Longstanding Rockridge restaurant Oliveto closed at the end of 2021, and reopened last week. Credit: Oliveto

5655 College Ave. (in the Market Hall building), Oakland

Longtime patrons of Oliveto, the 35-year-old Oakland Italian spot that closed with great fanfare at the end of last year, got a surprising message in their inboxes in recent days.

“OK, it’s not actually over,” the email began. According to the message, the restaurant’s cafe operation quietly reopened last week, an unexpected coda for a restaurant that seemingly ended its run with a multi-month celebration. Before you get comfortable though, be warned: This post-credits scene is a limited-time-only reprieve, as a new owner for the business is likely in the works.

“We’re in this world of pivots now,” co-owner Bob Klein told Nosh about the surprise reopening. “Everything is true until tomorrow. And then you pivot.” 

Oliveto’s epilogue, which was first reported by the SF Chronicle, wasn’t something Klein had planned on, he said. The restaurant was jam-packed during its final two months, after its closure was announced last November, Klein said, “and we were proud because the food we were doing was good.”

But those last months were “painful,” too, Klein said. “Nobody could get through to us” to make reservations, as “we didn’t have the staff to answer the phone.”

The restaurant had promised a number of the special dinners they were known for, including an oceanic dinner of curated sustainable fish, and a truffle celebration. Those did all happen before the restaurant’s ostensible last day, but “my staff begged me not to publicize them” because the volume of phone calls the dinners typically prompt would have been unmanageable, Klein said.

Klein had planned on a grand exit on New Year’s Eve, but “four days prior to our finale, I come down with [COVID] symptoms,” Klein said. While his bout with COVID-19 was a minor one, he wasn’t able to be in the crowded dining room for Oliveto’s last days, as diners and staff celebrated while he remained isolated at home. “How about that for a sad story?” Klein asked.

But still, the place had had a good run, so that was it. Or so he thought.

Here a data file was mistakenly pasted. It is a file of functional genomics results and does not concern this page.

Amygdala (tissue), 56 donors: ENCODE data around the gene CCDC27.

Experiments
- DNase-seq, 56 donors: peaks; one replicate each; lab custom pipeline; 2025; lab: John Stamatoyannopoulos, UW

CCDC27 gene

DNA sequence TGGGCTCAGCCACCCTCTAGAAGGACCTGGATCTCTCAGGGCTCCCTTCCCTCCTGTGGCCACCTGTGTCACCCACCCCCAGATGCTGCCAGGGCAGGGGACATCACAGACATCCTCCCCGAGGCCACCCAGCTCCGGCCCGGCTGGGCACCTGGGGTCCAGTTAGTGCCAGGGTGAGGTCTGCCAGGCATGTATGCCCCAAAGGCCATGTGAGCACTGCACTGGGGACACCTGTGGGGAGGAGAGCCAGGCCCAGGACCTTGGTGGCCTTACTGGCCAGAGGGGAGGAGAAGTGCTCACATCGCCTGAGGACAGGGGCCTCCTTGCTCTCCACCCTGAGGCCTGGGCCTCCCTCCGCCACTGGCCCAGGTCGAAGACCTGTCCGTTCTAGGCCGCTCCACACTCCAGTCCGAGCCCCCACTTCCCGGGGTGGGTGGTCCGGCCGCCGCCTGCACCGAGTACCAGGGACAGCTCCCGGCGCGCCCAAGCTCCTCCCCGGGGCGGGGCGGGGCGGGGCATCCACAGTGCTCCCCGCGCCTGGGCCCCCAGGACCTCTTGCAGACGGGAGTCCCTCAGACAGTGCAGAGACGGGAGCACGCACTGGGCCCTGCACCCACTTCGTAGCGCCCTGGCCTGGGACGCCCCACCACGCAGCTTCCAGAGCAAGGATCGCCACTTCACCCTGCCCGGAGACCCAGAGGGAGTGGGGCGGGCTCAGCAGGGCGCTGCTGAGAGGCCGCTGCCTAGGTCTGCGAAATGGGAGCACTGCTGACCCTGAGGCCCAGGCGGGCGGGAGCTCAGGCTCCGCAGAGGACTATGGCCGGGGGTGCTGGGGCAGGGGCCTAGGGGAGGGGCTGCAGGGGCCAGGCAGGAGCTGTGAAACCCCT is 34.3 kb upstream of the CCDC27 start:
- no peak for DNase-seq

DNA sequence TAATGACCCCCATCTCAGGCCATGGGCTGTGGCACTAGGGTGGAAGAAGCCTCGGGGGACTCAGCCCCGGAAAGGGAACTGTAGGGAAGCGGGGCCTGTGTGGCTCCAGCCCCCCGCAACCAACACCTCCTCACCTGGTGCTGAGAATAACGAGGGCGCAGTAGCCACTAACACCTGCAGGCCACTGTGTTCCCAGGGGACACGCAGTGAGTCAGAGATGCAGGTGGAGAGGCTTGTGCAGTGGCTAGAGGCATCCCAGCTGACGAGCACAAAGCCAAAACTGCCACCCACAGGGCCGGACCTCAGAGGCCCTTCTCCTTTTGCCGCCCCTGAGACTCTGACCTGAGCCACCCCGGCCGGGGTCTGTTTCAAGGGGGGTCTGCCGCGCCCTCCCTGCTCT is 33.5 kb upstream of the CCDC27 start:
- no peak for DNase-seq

“We hadn’t been looking for a buyer,” Klein said, “but then we were contacted by a significant restaurateur.” Now, Klein won’t say who this prospective buyer is (Nosh has heard rumors, and tips are always welcome), but seemed clearly excited about the potential for this new, mysterious chef to come take over Oliveto’s dining room. 

That also meant a change in plans; for the sale to move forward, Oliveto still needed to be in possession of the space. That means rent, insurance and other costs still need to be paid. So why not just open back up for a little bit, until the sale negotiations are complete?

“Here’s the ideal situation,” Klein said. “We would keep going, the deal would be made, plans would be drawn and permits would be filed. Remodeling would be done incrementally” — remember, this is a two-in-one restaurant with an upstairs operation and a downstairs cafe, so this idea isn’t as wild as it seems —  “so closures would be incremental. Then we’d close and the new guy would open.”

If all that works out, that would be pretty amazing. Does he think it will? “If not, we’re ready to pivot again,” Klein said.

Klein also makes clear that he sees this Oliveto addendum as a chance to explore something that had just gotten interesting. He said that as the business started winding down, “the cafe food got really good.” But hasn’t it always been good? Yes, but they really started nailing the duck, as we have a fish dish you wouldn’t believe. They really figured it out.”

That’s why the revived Oliveto will feature a menu from its cafe, led by chef Juan Guevara. Peter Jackson, the chef who guided the upstairs dining room through its final months, remains on as a consultant but isn’t involved in the day-to-day.

Guevara “is just so steady, he’s a really good chef,” Klein said. He was a longtime cook at the cafe, and in fact, “we were able to hang on to all our cooks,” Klein said. 

And all this will continue until the deal is done and Oliveto is well and truly ready to make way for its successor. When pressed, Klein would finally say this about the prospective buyer: 

“Whoever it is, is focusing on who we are and who our neighborhood is, and they’re planning a food style that is consistent with a really amazing, knowledgeable food customer.” 

Well, that’s vague enough that it leaves room for plenty of worry, Bob. “Look, part of being a beloved place for this long means you carry a lot of dust,” Klein said. “Who wants to have fun in a monument? I’ve always focused on fresh ideas, so when somebody new comes in … I think the world is moving, everybody is moving, and that’s good.”

As of publication time, Oliveto is open from 11:30 a.m. to 8:30 p.m. Monday through Saturday, for lunch and dinner. Dinner reservations must be made through OpenTable, and lunch is walk-in service only. The cafe lunch menu of sandwiches and salads is relatively unchanged, while the dinner menu has some alterations.